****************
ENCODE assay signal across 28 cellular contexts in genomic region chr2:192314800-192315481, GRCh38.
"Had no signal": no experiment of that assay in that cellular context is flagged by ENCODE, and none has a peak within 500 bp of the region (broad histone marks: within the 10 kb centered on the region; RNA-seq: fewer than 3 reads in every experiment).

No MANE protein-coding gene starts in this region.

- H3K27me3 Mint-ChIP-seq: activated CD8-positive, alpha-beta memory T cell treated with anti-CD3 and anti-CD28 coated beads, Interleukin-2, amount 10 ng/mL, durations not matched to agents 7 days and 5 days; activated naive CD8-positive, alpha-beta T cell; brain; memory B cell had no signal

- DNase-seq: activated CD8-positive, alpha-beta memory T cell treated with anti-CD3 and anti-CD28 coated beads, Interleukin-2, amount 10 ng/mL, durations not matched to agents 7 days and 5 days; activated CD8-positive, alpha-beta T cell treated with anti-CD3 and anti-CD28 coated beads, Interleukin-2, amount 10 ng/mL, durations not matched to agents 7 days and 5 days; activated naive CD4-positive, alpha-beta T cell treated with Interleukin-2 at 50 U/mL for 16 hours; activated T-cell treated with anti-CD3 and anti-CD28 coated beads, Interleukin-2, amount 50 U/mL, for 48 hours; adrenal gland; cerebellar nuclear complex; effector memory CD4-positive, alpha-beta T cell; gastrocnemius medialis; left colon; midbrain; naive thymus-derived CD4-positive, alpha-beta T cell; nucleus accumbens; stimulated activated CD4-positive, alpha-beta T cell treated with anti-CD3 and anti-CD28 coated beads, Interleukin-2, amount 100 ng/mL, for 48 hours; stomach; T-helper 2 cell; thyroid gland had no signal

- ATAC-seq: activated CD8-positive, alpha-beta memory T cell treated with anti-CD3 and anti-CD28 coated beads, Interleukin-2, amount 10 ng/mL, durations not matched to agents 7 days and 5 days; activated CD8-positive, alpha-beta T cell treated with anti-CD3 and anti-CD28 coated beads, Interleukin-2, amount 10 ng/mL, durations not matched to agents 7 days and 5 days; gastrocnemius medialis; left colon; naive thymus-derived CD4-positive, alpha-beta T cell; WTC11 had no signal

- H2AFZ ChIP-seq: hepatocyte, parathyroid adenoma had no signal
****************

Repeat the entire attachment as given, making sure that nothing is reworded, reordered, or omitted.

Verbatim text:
ENCODE assay signal across 28 cellular contexts in genomic region chr2:192314800-192315481, GRCh38.
"Had no signal": no experiment of that assay in that cellular context is flagged by ENCODE, and none has a peak within 500 bp of the region (broad histone marks: within the 10 kb centered on the region; RNA-seq: fewer than 3 reads in every experiment).

No MANE protein-coding gene starts in this region.

- H3K27me3 Mint-ChIP-seq: activated CD8-positive, alpha-beta memory T cell treated with anti-CD3 and anti-CD28 coated beads, Interleukin-2, amount 10 ng/mL, durations not matched to agents 7 days and 5 days; activated naive CD8-positive, alpha-beta T cell; brain; memory B cell had no signal

- DNase-seq: activated CD8-positive, alpha-beta memory T cell treated with anti-CD3 and anti-CD28 coated beads, Interleukin-2, amount 10 ng/mL, durations not matched to agents 7 days and 5 days; activated CD8-positive, alpha-beta T cell treated with anti-CD3 and anti-CD28 coated beads, Interleukin-2, amount 10 ng/mL, durations not matched to agents 7 days and 5 days; activated naive CD4-positive, alpha-beta T cell treated with Interleukin-2 at 50 U/mL for 16 hours; activated T-cell treated with anti-CD3 and anti-CD28 coated beads, Interleukin-2, amount 50 U/mL, for 48 hours; adrenal gland; cerebellar nuclear complex; effector memory CD4-positive, alpha-beta T cell; gastrocnemius medialis; left colon; midbrain; naive thymus-derived CD4-positive, alpha-beta T cell; nucleus accumbens; stimulated activated CD4-positive, alpha-beta T cell treated with anti-CD3 and anti-CD28 coated beads, Interleukin-2, amount 100 ng/mL, for 48 hours; stomach; T-helper 2 cell; thyroid gland had no signal

- ATAC-seq: activated CD8-positive, alpha-beta memory T cell treated with anti-CD3 and anti-CD28 coated beads, Interleukin-2, amount 10 ng/mL, durations not matched to agents 7 days and 5 days; activated CD8-positive, alpha-beta T cell treated with anti-CD3 and anti-CD28 coated beads, Interleukin-2, amount 10 ng/mL, durations not matched to agents 7 days and 5 days; gastrocnemius medialis; left colon; naive thymus-derived CD4-positive, alpha-beta T cell; WTC11 had no signal

- H2AFZ ChIP-seq: hepatocyte, parathyroid adenoma had no signal